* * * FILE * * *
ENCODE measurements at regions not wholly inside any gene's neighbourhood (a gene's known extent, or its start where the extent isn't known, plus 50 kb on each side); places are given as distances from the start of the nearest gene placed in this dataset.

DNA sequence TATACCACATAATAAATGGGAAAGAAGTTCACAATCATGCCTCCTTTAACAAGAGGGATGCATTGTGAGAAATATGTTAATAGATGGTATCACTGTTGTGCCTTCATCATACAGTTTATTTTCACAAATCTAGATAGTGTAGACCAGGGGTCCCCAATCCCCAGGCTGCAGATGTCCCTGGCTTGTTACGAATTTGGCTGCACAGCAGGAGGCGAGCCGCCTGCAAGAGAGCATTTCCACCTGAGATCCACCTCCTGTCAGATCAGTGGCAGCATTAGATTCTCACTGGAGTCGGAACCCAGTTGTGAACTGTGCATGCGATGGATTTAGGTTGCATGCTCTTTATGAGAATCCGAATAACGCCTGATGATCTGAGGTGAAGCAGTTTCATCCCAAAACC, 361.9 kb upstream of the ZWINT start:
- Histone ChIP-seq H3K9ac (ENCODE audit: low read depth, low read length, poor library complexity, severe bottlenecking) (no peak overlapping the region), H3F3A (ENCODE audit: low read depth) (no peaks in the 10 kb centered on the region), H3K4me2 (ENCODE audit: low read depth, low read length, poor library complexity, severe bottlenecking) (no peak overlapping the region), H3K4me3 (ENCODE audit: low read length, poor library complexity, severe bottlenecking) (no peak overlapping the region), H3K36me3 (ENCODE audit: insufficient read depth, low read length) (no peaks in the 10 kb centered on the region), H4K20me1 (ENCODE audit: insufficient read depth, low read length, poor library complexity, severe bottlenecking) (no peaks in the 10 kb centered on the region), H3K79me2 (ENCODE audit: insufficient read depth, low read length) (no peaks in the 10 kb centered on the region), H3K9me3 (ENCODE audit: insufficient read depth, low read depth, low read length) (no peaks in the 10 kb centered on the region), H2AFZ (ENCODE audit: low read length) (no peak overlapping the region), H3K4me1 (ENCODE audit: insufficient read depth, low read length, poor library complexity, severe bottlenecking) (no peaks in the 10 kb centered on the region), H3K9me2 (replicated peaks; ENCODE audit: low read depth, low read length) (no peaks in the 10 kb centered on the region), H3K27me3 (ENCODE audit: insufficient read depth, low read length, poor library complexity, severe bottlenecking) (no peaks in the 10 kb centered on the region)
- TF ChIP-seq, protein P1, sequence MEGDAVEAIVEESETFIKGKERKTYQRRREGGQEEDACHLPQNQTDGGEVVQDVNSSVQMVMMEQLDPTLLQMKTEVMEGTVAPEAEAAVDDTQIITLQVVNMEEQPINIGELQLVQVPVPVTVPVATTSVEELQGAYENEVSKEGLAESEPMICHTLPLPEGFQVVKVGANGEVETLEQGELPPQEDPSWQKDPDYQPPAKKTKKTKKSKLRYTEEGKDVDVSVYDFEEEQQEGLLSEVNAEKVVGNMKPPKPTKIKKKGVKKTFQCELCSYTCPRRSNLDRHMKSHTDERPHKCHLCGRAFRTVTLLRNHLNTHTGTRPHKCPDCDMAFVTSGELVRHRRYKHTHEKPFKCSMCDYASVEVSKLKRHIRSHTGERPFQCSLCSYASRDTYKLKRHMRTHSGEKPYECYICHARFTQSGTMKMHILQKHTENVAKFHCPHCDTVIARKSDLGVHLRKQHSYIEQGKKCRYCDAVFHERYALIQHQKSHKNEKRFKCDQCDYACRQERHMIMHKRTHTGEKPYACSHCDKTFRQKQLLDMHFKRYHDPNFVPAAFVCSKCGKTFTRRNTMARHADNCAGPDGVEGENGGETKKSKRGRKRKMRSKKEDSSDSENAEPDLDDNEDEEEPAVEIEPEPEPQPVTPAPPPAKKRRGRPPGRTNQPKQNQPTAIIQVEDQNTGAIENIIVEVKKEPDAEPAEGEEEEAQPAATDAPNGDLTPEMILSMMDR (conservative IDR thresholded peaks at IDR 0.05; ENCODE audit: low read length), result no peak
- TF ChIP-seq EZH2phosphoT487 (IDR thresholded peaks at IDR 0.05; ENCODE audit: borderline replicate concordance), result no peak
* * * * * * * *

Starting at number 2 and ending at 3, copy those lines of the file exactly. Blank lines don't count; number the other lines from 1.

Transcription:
DNA sequence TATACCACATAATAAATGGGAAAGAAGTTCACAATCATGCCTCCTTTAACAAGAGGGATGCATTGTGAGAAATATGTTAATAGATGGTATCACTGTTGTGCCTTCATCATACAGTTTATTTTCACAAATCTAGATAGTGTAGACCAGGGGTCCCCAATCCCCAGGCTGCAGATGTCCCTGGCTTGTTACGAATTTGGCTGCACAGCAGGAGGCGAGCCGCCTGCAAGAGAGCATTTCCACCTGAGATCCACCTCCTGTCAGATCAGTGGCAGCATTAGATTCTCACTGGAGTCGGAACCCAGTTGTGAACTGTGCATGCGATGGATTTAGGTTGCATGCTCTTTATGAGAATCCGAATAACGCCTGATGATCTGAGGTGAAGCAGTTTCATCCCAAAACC, 361.9 kb upstream of the ZWINT start:
- Histone ChIP-seq H3K9ac (ENCODE audit: low read depth, low read length, poor library complexity, severe bottlenecking) (no peak overlapping the region), H3F3A (ENCODE audit: low read depth) (no peaks in the 10 kb centered on the region), H3K4me2 (ENCODE audit: low read depth, low read length, poor library complexity, severe bottlenecking) (no peak overlapping the region), H3K4me3 (ENCODE audit: low read length, poor library complexity, severe bottlenecking) (no peak overlapping the region), H3K36me3 (ENCODE audit: insufficient read depth, low read length) (no peaks in the 10 kb centered on the region), H4K20me1 (ENCODE audit: insufficient read depth, low read length, poor library complexity, severe bottlenecking) (no peaks in the 10 kb centered on the region), H3K79me2 (ENCODE audit: insufficient read depth, low read length) (no peaks in the 10 kb centered on the region), H3K9me3 (ENCODE audit: insufficient read depth, low read depth, low read length) (no peaks in the 10 kb centered on the region), H2AFZ (ENCODE audit: low read length) (no peak overlapping the region), H3K4me1 (ENCODE audit: insufficient read depth, low read length, poor library complexity, severe bottlenecking) (no peaks in the 10 kb centered on the region), H3K9me2 (replicated peaks; ENCODE audit: low read depth, low read length) (no peaks in the 10 kb centered on the region), H3K27me3 (ENCODE audit: insufficient read depth, low read length, poor library complexity, severe bottlenecking) (no peaks in the 10 kb centered on the region)